Cookies on this website

We use cookies to ensure that we give you the best experience on our website. If you click 'Accept all cookies' we'll assume that you are happy to receive all cookies and you won't see this message again. If you click 'Reject all non-essential cookies' only necessary cookies providing core functionality such as security, network management, and accessibility will be enabled. Click 'Find out more' for information on how to change your cookie settings.

Bowel cancer is one of the most common forms of cancer. In 2011, over 40,000 people in the UK were diagnosed with the disease1: equivalent to one person every 15 minutes. In order to try and understand how and why this form of cancer develops, scientists need to be able to grow cells derived from tumours in the lab – something which has proven to be extremely challenging. However, researchers in Walter Bodmer’s group at the WIMM have recently developed a method to not only propagate these rare tumour samples in the lab, but also to coax them to develop into structures similar to those found in the body. Bryony Graham explains more.

The normal function of each and every cell in your body is controlled by its very own copy of your DNA, which is otherwise known as your genetic code. This code is unique to you (unless you have an identical twin) and is critical to your development and survival. It’s therefore hardly surprising that if for some reason your DNA is damaged, this often has a devastating impact on your health.

Cancer develops when the DNA in your somatic cells (that is, those cells that are not passed on to your children) is damaged in several places, and the accumulation of these changes gradually alters the behavior of the cell until it begins to grow uncontrollably, eventually forming a tumour.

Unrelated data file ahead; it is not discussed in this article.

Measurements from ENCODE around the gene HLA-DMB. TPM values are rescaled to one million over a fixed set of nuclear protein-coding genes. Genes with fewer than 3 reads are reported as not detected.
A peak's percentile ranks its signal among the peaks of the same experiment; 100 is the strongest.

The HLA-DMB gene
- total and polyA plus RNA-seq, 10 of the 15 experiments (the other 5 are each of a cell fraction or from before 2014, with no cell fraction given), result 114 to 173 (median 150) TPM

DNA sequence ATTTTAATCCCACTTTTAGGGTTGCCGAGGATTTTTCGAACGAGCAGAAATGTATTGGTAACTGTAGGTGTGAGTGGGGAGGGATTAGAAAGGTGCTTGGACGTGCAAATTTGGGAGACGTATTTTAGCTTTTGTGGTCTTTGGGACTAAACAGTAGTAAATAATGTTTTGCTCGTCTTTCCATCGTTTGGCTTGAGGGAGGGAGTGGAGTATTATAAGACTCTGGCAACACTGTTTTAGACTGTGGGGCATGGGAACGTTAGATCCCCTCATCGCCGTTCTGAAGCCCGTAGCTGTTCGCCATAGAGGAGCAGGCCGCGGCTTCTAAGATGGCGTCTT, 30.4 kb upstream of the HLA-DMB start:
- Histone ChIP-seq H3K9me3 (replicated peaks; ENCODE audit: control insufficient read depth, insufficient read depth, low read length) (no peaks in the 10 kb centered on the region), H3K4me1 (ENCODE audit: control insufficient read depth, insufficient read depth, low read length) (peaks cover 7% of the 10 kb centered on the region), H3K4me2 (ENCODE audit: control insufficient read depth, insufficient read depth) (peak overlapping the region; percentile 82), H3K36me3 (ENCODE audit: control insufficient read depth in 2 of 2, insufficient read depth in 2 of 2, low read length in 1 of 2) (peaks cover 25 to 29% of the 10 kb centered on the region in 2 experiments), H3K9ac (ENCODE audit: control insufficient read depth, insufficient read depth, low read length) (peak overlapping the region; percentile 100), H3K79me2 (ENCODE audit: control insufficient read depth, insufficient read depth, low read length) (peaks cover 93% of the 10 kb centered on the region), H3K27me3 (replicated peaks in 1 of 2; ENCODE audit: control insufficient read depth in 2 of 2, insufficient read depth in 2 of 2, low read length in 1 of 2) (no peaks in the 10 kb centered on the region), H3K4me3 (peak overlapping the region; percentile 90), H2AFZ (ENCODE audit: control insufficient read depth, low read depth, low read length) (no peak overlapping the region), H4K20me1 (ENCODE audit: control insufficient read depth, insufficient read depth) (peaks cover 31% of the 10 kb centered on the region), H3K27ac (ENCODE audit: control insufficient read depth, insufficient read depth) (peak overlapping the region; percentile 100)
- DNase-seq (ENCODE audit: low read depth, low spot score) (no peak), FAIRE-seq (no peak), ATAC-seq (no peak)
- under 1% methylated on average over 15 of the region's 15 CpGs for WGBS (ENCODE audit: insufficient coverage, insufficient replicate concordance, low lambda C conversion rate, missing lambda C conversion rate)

Recent technological advances in machines which are able to read the genetic code very quickly and cost-effectively have allowed scientists to start to find out when, where and how often these changes occur in DNA. It is now becoming apparent that two people with the same form of cancer very rarely have the same set of changes to their DNA – but there are some culprits which appear more frequently than others. The challenge that scientists now face is to work out why these specifc changes are found more often than others, and what exactly they are doing to the cell.

To tackle this problem, scientists need to be able to take samples from tumours where different bits of the DNA have been damaged, and see how the cells within the tumour function differently to normal cells. But can you take a cell out of a tumour sample and expect it to behave in exactly the same way in a petri dish as it does inside your body?

The answer is yes – but with great difficulty. Scientists have been trying to find a way to do this for several years, but with limited success. Recently, however, researchers in Walter Bodmer’s group in the Department of Oncology at the WIMM have developed a method of taking cells directly from patient tumours, growing them in highly specialized plastic dishes, and coaxing them into forming structures which would normally be found inside the colon in the body.

This video (originally published as part of the research paper) shows one such structure, called a colon cancer colony, which has been grown in the Bodmer lab from cells taken from a patient. The normal colon consists of several types of specialised, or differentiated, cells that are constantly regenerated from a long-lived and non-specialised pool of stem cells. Cancer stem cells are of great interest as they are the cells that drive the cancer growth. Here, the cancer colony can be seen to be ‘spitting out’ abnormal cells that eventually die. The Bodmer group have shown that these abnormal ‘bubble’ cells are highly differentiated and are probably derived from the cancer stem cell population, a process similar to that which occurs in patient cancers.

This novel system holds huge potential for allowing scientists to finally understand just what exactly all those changes to the DNA are actually doing to cells, and how this leads to the development of tumours. This level of comprehension holds huge promise therapeutically: if different tumours have a different set of changes to the DNA code, they might also respond differently to anti-cancer drugs. This level of specificity has already been shown in breast cancer, and has helped to develop personalized therapeutic strategies for individual patients based on their DNA. Whilst this level of personalized medicine is a long way off for most diseases, findings like those from Walter Bodmer’s group start to bring such possibilities ever closer.


Post edited by Walter Bodmer, Neil Ashley and Jennifer Wilding.